Bioinformatics Approaches to the Understanding of Molecular Mechanisms in Antimicrobial Resistance


Antimicrobial resistance (AMR) is a major health concern worldwide. A better understanding of the underlying molecular mechanisms is needed. Advances in whole genome sequencing and other high-throughput unbiased instrumental technologies to study the molecular pathogenicity of infectious diseases enable the accumulation of large amounts of data that are amenable to bioinformatic analysis and the discovery of new signatures of AMR. In this work, we review representative methods published in the past five years to define major approaches developed to-date in the understanding of AMR mechanisms. Advantages and limitations for applications of these methods in clinical laboratory testing and basic research are discussed.

Antimicrobial resistance (AMR) contributes to antibiotic (AB) treatment failure and increasing rates of mortality in various infectious diseases. Misuse of specific AB and overuse of broad spectrum AB are attributed to the emergence of AMR, which in some strains results in multidrug resistance (MDR). As MDR organisms become more common in clinical settings, fast and accurate assessment of antibiotic susceptibility is needed to start effective treatment as soon as possible .However, not all molecular mechanisms underlying AMR are uncovered or understood yet, especially in Gram-negative bacteria. This means that currently the most reliable way for evaluating resistance to AB in clinical microbiology laboratories is to grow organisms in culture, expose them to various antibiotic concentrations, and assess the impact on growth.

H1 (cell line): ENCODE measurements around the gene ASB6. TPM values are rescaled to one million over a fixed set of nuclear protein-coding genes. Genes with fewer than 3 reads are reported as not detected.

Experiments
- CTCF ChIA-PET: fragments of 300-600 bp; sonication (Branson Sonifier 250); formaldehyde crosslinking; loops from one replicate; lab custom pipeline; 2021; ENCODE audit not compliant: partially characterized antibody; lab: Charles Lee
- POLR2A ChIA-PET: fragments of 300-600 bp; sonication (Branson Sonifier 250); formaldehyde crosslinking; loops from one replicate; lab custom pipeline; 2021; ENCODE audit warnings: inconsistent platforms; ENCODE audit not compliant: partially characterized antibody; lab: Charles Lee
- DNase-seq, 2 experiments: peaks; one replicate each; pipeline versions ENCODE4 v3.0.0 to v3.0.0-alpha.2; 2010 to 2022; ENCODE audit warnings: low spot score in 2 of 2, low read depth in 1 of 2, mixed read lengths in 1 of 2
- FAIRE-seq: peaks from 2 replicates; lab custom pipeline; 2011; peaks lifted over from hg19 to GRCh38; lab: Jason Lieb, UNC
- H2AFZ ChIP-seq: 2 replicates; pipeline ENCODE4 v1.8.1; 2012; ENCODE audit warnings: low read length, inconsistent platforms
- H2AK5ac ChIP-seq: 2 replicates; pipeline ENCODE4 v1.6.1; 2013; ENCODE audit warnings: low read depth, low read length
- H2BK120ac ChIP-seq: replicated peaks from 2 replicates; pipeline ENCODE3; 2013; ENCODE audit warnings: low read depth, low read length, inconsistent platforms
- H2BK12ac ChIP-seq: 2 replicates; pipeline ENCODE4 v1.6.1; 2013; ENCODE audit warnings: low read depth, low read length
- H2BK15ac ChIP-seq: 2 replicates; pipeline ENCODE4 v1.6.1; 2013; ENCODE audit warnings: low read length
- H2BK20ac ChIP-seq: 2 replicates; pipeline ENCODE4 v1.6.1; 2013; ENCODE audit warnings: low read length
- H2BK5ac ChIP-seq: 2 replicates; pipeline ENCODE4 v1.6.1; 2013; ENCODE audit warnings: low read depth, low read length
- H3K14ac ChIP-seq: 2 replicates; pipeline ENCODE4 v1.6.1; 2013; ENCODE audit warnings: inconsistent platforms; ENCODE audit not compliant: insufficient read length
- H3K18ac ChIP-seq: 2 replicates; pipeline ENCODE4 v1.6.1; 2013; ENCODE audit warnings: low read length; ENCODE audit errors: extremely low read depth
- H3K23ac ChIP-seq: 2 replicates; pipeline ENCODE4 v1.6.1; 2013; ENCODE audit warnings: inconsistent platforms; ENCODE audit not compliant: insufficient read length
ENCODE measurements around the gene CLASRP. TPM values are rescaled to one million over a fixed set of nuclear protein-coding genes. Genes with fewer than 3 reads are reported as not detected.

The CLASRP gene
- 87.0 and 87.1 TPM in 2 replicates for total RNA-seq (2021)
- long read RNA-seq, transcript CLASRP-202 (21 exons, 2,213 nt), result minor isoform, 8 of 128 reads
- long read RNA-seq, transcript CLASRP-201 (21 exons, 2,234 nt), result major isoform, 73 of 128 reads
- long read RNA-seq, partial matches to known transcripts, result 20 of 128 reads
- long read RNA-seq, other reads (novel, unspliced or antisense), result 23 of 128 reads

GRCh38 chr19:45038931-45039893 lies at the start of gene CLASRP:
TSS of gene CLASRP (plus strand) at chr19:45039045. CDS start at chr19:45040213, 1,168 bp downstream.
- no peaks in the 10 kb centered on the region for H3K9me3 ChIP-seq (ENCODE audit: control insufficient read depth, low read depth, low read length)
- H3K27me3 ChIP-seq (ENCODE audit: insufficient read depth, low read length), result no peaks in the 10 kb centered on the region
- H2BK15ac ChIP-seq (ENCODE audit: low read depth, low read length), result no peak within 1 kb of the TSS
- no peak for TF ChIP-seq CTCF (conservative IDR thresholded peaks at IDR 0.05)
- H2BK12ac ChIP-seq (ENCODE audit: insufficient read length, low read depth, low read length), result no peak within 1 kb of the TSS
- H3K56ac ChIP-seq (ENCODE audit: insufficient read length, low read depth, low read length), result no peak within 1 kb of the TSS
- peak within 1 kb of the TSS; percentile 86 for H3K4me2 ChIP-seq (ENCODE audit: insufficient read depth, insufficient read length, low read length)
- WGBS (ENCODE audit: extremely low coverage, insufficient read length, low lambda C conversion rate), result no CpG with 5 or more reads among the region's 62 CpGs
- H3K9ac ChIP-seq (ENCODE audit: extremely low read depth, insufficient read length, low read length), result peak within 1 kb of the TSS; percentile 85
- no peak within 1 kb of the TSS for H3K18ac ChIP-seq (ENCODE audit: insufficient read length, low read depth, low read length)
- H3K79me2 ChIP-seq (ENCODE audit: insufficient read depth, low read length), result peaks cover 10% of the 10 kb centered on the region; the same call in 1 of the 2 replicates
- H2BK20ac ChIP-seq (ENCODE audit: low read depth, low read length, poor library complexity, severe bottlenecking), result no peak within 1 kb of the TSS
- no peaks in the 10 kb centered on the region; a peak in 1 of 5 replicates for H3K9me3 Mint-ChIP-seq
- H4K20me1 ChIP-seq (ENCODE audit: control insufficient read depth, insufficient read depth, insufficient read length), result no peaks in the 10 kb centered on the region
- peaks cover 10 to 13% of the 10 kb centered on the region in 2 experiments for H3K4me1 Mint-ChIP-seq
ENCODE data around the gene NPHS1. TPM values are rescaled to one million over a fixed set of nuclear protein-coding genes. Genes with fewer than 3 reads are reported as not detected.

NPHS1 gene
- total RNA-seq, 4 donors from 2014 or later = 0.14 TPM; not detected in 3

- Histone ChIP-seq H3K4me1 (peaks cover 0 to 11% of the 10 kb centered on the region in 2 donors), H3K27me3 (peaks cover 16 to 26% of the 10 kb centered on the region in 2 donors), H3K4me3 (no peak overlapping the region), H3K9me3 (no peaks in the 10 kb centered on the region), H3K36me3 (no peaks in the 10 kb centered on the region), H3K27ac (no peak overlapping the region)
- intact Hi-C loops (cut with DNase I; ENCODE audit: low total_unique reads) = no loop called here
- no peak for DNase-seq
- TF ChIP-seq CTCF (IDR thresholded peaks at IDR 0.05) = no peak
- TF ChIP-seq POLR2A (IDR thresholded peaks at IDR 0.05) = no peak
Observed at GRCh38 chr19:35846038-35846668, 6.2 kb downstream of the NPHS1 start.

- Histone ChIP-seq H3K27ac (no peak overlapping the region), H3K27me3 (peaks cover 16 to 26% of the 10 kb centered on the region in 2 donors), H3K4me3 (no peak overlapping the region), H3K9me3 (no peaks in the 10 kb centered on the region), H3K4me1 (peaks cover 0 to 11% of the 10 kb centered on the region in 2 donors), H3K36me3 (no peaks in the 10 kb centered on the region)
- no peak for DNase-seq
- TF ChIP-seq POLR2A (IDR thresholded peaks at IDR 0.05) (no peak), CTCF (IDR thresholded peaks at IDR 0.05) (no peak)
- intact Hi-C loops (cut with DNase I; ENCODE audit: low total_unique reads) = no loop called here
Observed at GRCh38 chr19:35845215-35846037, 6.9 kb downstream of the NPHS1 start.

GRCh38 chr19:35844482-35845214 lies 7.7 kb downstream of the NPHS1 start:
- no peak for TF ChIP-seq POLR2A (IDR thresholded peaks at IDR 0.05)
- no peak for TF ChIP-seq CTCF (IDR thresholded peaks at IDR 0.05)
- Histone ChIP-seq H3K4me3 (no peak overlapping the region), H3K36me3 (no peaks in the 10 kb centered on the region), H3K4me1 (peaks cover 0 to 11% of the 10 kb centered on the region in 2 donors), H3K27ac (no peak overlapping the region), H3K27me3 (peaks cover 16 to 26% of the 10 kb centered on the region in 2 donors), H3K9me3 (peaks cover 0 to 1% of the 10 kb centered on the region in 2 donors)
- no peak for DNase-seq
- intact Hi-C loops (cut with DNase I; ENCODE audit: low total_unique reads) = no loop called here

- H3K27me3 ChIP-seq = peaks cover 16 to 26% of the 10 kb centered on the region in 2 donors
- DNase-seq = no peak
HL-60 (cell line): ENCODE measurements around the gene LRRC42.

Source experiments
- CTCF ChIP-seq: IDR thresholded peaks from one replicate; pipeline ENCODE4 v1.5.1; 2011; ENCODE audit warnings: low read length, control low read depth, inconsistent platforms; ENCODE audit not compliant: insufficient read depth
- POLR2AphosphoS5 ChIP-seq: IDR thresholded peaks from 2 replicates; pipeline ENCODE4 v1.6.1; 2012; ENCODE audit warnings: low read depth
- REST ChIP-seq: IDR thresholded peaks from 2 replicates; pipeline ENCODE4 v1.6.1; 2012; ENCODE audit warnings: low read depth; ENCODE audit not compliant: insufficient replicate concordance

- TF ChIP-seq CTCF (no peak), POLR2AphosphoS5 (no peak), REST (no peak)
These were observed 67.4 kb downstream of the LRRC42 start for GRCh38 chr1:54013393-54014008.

This approach can range from a day to several weeks, depending on the growth rate of the pathogen. Some species do not even grow in known culture media. This relatively time consuming process is not in line with current clinical demands on fast decision-making, and thus alternative methods for AMR evaluation based on underlying genetic and molecular information have been the shift in focus.Decades of research into various molecular mechanisms of AMR have revealed scores of antibiotic resistance genes (ARG), or bacterial gene variants associated with phenotypical resistance to AB. An example is the NCBI Bacterial Antimicrobial Resistance Reference Gene Database (NCBI Accession ID: PRJNA313047). Resistance can develop in many ways, depending on the target.

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Lucy Morgan
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Journal of Molecular Sciences
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